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03 May 2007
Arts in (Climate) Crisis
By Joni Taylor
Part 1

Apocalypse may be the new black, but the Plague, the Cold War and the Millennium Bug combined did not add up to the deserved attention that the dangers of Global Warming are receiving.
The scientific evidence, detailed in the Intergovernmental Panel on Climate Change (IPCC) drove the message home to (most) politicians that the planet is in dire straits, and their responsibilities lie further off than just the next election. On a local level, reports of North Alaskan fishermen hearing the sound of thunder for the first time in history and Media images of hurricanes, tsunamis and shattering icebergs did their bit to freak out the couch potato public. But still not everyone cares enough to be convinced. Potentially thousands of viewers were misinformed by the recent ‘documentary’ The Great Global Warming Swindle, when the already questionable talking heads claimed that overzealous Neo-Marxists and boosted Government funding were to blame for the ‘myth’ of man made global warming. It smacked of conspiracy theory, but compared to the depressing prophecies of Al Gore’s ‘An Inconvenient Truth’ one almost wished the ‘Swindle’ was true.

Artists have often aligned themselves with activist causes, and have helped to move radical social change. Anti-establishment or outspoken views have never been at odds with the creatively minded. And Nature itself has long been an inspiration. At the turn of last Century, the romantic landscape paintings of Caspar David Friedrich depicted the fears of the oncoming era of mechanical industrialisation. Land Artists emerged alongside the noisy environmental movements of the Sixties, pointing out Starship Earth’s fragile beauty by making temporary and ephemeral pieces. Green party candidate Joseph Beuys regenerated the city of Kassel by planting his 7000 oaks in 1984.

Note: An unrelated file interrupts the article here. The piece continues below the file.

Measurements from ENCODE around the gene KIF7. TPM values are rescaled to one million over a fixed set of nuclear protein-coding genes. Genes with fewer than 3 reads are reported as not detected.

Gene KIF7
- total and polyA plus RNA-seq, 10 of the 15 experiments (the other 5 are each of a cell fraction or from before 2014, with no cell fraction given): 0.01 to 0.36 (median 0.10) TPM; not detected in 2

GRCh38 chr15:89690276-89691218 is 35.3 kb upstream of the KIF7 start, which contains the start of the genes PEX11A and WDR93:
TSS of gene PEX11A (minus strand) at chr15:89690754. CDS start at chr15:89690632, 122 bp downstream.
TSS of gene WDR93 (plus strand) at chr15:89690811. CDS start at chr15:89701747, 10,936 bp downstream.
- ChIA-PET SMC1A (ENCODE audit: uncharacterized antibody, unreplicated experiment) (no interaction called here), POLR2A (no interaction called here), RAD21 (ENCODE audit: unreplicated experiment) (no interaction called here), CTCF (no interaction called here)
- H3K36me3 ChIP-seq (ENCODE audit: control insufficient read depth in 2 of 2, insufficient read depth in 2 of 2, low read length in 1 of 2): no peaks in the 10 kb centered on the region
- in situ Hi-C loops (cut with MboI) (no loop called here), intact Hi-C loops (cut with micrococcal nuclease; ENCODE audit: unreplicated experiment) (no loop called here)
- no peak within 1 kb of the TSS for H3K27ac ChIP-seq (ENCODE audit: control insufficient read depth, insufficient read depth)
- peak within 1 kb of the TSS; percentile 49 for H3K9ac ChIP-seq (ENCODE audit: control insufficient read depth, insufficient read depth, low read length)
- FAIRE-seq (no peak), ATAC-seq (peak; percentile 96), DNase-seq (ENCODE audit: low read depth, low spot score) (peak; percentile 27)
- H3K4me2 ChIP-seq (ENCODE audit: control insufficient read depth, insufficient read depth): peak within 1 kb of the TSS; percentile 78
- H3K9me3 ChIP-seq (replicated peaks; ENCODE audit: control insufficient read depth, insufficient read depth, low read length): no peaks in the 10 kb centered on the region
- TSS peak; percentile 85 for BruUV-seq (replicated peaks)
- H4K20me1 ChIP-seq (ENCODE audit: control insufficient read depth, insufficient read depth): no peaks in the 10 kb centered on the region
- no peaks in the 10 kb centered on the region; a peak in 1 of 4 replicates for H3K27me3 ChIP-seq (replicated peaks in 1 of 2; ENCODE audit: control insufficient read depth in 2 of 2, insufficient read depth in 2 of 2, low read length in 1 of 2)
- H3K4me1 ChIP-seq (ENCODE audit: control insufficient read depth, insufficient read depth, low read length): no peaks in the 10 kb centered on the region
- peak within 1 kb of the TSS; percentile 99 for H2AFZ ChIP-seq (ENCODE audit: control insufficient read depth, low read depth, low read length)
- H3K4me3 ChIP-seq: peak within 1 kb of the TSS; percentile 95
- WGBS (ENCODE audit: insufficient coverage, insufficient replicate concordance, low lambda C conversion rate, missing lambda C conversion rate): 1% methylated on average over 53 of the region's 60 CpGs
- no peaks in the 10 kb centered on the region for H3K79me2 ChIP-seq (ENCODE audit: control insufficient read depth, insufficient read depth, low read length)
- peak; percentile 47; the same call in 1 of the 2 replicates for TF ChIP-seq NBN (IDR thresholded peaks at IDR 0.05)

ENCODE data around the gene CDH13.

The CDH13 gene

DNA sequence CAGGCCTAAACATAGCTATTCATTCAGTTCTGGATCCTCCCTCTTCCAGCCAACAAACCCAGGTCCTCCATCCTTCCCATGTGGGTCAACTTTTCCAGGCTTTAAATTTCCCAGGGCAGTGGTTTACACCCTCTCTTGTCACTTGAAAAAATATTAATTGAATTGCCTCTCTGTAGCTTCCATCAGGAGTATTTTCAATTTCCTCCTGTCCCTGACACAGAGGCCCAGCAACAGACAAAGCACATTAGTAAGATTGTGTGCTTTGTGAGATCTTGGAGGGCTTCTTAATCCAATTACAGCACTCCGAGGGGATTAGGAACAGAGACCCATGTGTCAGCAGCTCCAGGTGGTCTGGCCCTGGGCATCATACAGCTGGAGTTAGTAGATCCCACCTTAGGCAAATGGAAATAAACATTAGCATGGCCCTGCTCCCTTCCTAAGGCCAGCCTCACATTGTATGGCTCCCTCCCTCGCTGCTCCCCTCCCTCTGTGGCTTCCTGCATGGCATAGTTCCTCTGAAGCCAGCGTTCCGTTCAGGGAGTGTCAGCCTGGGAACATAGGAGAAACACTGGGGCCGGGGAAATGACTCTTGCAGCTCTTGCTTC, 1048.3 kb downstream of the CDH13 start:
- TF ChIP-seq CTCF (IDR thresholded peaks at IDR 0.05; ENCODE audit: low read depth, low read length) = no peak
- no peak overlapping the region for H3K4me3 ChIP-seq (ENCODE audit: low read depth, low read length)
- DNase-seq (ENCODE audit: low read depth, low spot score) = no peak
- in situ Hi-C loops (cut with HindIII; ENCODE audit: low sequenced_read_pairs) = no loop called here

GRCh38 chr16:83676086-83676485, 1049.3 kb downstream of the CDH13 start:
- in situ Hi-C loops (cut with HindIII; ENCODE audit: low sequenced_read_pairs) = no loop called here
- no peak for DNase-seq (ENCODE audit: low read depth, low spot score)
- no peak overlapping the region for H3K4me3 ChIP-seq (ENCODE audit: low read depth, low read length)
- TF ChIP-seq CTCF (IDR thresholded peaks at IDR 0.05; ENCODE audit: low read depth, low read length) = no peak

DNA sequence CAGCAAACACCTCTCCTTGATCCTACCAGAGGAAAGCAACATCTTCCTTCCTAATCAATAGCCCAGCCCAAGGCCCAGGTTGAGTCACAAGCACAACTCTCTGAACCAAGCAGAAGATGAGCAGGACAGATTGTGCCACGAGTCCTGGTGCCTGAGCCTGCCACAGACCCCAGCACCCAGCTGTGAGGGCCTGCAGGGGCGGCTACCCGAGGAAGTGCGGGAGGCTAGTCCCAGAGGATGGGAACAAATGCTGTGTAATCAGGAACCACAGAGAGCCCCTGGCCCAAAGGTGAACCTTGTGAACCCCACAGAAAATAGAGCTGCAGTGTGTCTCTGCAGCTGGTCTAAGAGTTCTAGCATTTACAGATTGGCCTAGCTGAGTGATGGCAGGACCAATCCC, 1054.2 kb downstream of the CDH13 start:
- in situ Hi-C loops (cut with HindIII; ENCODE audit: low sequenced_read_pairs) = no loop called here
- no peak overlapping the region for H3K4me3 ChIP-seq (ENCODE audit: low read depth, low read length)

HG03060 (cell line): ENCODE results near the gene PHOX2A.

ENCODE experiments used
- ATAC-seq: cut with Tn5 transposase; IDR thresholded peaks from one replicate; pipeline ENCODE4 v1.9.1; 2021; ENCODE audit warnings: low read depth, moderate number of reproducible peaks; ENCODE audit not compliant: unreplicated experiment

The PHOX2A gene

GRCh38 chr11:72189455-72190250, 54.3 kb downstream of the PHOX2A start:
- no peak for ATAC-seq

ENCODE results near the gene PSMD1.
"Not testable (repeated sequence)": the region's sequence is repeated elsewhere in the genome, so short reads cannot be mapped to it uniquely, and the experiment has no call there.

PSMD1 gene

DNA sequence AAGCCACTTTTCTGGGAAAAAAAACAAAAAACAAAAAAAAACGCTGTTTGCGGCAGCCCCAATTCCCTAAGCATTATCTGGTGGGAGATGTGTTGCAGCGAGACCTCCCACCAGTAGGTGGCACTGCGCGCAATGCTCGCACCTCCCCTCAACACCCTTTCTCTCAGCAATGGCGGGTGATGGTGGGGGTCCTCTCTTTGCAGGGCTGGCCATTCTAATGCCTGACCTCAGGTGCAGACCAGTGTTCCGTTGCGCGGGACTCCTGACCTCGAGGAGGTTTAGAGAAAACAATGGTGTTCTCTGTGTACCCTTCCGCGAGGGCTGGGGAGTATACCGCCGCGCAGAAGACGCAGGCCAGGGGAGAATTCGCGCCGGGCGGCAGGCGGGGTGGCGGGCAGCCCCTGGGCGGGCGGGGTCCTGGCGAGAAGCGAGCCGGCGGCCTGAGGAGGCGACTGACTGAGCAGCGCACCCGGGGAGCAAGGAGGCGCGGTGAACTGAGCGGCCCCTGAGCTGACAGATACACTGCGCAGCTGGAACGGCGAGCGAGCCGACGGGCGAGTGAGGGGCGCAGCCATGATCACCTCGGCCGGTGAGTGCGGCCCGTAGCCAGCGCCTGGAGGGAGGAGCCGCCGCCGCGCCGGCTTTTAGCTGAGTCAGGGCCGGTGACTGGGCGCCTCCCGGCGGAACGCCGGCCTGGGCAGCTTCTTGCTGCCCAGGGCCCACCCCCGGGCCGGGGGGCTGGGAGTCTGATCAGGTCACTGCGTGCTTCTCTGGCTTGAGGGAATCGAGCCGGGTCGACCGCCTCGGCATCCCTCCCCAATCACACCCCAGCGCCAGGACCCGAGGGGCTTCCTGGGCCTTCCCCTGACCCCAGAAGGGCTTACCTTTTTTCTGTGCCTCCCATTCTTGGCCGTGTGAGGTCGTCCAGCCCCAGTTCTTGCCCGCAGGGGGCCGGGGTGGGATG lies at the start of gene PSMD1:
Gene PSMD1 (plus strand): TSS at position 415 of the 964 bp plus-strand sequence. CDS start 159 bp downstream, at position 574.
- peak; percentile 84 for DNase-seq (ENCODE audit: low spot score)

This Century there has been a hip move towards green design and sustainable architecture. The slickness of sites like Treehugger and Worldchanging can't be denied. There have also been a number of exhibitions lately focusing on ecological systems, such as ‘Beyond Green: Toward a Sustainable Art’ at Chicago's Smart Museum; The Sharjah Biennial, 'Art, Ecology and the Politics Of Change' and the recent focus of the RCA (and accompanying book - LandArt: A Cultural Ecology handbook).

But climate change or global warming as a specific cause is a relatively new one for artists. As subject matter, the enemy here is invisible - but its affects are not.
More artists are collaborating with scientists in a bid to inform their work on a technical level. But while the scientists role is a didactic and theory based practise, the artist deals with the nuances and the abstract. Art asks to be interpreted by the viewer, and its appreciation is often personal. Art speaks another kind of language - one of emotion - and this is why it may be better understood by the public, amidst the Babel of scientific jargon.

There are 3 artistic strains in dealing with climate change.

One is reducing the co2 emissions produced by artists themselves - not flying to that next art fair or finding alternatives to energy sucking Plasma screens. Just like a UN delegate, an artist is accountable for his /her carbon footprint. Using recycled and green products is another indication of ‘Slow Art’.(The next art movement perhaps?) London’s seven meter tall WEEE man, made of the industrial detritus used in a typical lifetime, was a successful shock factor device standing on the River Thames.

Another method is making art that depicts the effects of warming and pollution. The most memorable tools in Gore's film were the postcards of glaciers in the Twenties, compared with the dried up and sandy images of today. Photographers relish travelling to exotic places to bear witness to both environmental damage and utopian beauty, and bring back images to share with a city bound audience.

The last, most innovative area is the collision of art and science to create visualising tools, or to quote worldchanging ‘making the invisible, visible’. By transforming data and graphs to a visual language, artists can demonstrate the bare facts with humour and delight. Some even use ecological systems in their work, mimicking nature.

As you will see in part 2, there is a range of new arts initiatives aimed specifically at publicising climate change, with sponsors in tow. Will the public be driven to action by seeing an image on the side of a bus, or a public commission through their car window?
Let's hope that narrowing all the attention to climate change will not take away the real issue, which is the impact humans are having on the environment.
The new ecosystem here is one of dangerous networks - political situations, technological development, corporate responsibility and greed are all connnected to this alienation from the planet earth.
And let's hope that a walk in the country or a breathtaking sunset can also still do the trick when it comes to remembering what is at stake.

Commissioned by DAMn Magazine

Images courtesy of The Canaray Project

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